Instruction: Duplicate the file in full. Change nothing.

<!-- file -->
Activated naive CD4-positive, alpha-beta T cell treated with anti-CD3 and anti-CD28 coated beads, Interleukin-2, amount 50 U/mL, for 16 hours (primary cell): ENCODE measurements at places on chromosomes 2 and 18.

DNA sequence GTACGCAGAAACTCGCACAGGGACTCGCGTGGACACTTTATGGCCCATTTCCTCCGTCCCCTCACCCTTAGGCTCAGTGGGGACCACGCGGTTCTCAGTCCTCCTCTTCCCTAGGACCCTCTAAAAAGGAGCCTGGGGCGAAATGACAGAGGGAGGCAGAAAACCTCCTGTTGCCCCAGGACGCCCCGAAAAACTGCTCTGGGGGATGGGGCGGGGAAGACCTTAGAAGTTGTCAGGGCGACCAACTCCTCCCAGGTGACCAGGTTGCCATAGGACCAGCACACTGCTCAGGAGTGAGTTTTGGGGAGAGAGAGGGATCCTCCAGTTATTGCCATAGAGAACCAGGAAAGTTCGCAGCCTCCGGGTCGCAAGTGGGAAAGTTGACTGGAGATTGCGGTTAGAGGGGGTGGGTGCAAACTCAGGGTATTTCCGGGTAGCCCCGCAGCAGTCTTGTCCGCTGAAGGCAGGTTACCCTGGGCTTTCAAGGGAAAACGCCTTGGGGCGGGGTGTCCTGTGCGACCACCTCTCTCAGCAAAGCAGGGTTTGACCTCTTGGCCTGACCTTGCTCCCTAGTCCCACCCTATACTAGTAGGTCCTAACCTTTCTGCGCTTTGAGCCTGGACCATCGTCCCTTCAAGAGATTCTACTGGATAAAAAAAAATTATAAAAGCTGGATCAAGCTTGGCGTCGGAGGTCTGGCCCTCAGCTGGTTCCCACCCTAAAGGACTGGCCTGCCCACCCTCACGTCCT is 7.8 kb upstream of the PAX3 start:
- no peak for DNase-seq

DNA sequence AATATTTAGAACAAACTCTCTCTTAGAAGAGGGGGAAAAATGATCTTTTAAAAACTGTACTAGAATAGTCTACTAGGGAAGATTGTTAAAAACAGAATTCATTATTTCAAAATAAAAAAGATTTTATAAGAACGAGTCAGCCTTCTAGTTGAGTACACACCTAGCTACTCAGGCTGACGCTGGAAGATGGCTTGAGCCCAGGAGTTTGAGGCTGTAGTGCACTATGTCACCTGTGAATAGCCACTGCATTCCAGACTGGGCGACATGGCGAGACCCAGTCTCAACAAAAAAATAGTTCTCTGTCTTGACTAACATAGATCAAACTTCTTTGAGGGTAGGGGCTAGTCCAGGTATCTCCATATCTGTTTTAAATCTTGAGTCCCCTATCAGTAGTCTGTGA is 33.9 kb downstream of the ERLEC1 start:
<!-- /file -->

Activated naive CD4-positive, alpha-beta T cell treated with anti-CD3 and anti-CD28 coated beads, Interleukin-2, amount 50 U/mL, for 16 hours (primary cell): ENCODE measurements at places on chromosomes 2 and 18.

DNA sequence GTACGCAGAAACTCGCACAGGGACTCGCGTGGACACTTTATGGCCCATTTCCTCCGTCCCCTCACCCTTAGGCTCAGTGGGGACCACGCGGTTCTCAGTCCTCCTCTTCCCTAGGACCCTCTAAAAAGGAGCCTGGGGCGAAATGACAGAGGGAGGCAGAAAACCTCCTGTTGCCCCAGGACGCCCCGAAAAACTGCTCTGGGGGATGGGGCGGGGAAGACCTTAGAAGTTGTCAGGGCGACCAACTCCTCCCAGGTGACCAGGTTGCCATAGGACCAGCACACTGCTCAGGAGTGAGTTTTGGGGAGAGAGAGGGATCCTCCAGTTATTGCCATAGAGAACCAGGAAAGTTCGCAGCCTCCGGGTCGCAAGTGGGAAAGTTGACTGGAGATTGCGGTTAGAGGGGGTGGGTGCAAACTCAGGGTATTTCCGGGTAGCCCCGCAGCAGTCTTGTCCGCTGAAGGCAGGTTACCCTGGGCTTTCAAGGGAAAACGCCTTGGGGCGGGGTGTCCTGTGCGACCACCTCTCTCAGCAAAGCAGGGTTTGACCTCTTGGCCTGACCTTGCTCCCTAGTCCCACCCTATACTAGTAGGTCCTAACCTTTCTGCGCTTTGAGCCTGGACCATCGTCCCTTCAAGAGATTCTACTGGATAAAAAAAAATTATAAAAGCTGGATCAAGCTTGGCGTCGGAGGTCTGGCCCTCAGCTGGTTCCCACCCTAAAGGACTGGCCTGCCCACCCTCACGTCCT is 7.8 kb upstream of the PAX3 start:
- no peak for DNase-seq

DNA sequence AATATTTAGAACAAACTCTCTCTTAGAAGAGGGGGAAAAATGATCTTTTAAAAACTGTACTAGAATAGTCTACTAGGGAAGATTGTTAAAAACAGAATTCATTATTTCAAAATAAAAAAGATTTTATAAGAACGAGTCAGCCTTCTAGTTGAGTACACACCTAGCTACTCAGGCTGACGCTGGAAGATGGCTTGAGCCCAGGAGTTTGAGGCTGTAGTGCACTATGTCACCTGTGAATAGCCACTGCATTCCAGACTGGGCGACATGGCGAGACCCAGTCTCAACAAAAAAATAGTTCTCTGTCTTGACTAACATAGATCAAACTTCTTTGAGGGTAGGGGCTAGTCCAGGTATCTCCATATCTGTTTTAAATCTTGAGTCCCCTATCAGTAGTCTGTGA is 33.9 kb downstream of the ERLEC1 start: